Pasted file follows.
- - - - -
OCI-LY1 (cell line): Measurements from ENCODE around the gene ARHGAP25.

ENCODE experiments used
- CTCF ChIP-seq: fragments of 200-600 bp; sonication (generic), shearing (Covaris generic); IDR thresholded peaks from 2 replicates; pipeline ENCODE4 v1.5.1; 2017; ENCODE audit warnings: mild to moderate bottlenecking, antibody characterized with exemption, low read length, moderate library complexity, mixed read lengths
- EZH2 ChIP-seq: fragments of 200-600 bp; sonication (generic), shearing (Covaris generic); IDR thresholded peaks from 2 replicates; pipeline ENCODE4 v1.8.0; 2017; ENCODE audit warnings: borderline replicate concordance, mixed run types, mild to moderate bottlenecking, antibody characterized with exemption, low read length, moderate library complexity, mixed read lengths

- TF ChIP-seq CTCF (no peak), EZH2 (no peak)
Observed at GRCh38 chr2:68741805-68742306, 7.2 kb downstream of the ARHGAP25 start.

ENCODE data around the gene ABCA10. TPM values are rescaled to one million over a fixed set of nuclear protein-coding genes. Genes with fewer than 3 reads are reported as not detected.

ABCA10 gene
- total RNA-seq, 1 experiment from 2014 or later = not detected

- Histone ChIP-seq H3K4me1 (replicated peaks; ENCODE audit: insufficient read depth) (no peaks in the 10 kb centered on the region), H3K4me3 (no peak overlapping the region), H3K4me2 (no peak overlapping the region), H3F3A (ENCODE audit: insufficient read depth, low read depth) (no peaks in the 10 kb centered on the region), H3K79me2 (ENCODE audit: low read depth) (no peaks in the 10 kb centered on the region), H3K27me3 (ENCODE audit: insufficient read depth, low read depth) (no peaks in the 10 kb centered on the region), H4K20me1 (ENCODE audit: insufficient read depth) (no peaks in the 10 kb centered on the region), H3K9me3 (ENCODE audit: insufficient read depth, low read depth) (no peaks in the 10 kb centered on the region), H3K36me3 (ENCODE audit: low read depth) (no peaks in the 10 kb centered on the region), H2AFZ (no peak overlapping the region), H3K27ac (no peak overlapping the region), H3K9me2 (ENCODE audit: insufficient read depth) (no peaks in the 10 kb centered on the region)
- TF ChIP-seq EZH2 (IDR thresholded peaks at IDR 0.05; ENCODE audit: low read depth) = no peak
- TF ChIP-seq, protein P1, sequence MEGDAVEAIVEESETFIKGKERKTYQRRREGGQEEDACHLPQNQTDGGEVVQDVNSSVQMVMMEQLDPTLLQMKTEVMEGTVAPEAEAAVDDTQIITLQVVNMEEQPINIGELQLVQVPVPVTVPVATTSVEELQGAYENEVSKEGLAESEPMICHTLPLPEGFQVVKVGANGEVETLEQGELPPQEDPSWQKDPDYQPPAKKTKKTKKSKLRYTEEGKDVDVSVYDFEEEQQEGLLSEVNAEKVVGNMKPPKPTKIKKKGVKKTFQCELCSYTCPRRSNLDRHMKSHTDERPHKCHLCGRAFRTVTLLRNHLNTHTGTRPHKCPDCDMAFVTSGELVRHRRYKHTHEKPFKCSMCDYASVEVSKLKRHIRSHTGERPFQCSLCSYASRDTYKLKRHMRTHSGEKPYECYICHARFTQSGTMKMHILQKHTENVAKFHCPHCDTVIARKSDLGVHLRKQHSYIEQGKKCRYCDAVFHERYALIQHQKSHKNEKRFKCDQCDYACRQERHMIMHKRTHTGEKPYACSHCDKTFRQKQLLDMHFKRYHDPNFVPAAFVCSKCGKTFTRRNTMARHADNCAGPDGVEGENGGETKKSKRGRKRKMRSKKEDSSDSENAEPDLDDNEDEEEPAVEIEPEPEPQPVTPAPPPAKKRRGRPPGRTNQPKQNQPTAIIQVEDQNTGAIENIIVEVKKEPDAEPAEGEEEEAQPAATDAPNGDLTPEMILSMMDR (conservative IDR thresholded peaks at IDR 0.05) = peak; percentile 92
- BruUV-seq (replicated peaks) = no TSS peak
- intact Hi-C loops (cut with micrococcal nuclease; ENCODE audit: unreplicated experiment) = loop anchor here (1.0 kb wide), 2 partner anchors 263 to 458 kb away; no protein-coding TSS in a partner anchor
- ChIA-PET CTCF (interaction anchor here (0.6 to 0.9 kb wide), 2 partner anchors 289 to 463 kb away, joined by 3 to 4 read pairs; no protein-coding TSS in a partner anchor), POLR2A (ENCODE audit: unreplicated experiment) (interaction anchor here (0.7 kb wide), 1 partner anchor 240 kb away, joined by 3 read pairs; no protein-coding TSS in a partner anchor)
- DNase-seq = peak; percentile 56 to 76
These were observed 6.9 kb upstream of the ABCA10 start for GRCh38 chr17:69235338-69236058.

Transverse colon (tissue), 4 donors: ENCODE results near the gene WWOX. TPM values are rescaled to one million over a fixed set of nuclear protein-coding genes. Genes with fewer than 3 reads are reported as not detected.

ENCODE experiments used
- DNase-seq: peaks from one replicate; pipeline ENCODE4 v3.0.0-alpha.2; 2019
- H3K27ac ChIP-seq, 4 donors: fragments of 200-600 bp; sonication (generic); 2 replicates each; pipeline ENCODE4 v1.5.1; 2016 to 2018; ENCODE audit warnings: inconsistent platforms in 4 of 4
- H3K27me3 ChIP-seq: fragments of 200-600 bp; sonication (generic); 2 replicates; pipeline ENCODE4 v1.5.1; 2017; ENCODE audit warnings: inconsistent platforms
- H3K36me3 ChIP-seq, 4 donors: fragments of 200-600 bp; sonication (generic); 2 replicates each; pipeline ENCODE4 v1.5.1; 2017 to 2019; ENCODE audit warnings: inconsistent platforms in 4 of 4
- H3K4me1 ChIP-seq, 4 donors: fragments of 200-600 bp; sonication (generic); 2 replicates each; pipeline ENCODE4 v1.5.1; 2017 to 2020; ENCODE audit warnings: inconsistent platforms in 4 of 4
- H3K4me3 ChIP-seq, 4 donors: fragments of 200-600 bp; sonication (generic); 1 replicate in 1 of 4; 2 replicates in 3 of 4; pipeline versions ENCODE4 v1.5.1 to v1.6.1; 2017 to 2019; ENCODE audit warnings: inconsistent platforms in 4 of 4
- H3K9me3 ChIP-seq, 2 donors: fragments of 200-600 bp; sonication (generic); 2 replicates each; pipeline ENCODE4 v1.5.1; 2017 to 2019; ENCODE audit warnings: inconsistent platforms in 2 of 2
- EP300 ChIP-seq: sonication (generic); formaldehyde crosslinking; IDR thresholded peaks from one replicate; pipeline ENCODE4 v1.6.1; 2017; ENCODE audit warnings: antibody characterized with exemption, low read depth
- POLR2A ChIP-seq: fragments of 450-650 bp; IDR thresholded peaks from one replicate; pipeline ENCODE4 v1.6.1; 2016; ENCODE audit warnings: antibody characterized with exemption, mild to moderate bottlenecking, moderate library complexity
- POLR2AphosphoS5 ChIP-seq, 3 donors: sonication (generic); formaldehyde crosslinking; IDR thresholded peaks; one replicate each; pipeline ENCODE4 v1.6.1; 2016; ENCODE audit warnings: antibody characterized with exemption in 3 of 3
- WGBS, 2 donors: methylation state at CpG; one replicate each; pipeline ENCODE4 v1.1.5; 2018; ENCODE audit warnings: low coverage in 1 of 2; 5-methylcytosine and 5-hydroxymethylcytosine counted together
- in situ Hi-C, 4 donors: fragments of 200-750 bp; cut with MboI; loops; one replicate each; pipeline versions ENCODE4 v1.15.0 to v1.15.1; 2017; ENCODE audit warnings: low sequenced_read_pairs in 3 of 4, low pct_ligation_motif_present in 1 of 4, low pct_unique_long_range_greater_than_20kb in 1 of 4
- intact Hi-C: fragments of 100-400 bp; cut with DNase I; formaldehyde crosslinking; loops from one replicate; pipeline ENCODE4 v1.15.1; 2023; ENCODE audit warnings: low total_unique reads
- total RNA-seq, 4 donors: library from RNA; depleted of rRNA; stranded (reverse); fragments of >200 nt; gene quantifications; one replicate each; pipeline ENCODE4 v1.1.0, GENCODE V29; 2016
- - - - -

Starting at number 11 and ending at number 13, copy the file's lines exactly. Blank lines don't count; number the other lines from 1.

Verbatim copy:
- TF ChIP-seq EZH2 (IDR thresholded peaks at IDR 0.05; ENCODE audit: low read depth) = no peak
- TF ChIP-seq, protein P1, sequence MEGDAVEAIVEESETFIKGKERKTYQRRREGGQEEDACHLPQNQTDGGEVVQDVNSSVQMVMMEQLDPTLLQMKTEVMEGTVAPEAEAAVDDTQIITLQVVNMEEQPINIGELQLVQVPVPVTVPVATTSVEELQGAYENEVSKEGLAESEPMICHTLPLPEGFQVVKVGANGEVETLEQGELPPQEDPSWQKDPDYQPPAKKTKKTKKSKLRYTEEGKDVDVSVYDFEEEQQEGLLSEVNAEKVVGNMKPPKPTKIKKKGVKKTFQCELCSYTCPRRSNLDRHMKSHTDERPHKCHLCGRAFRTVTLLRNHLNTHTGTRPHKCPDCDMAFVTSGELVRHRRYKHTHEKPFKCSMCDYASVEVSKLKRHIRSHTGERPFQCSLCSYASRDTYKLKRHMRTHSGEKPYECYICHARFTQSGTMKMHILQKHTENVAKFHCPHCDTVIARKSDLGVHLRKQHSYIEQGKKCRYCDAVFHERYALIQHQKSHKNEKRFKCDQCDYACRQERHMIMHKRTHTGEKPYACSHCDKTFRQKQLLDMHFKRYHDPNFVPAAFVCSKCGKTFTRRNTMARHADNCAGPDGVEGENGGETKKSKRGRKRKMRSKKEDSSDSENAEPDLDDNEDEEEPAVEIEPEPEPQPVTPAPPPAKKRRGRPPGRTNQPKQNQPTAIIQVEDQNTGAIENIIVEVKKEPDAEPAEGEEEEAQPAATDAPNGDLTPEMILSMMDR (conservative IDR thresholded peaks at IDR 0.05) = peak; percentile 92
- BruUV-seq (replicated peaks) = no TSS peak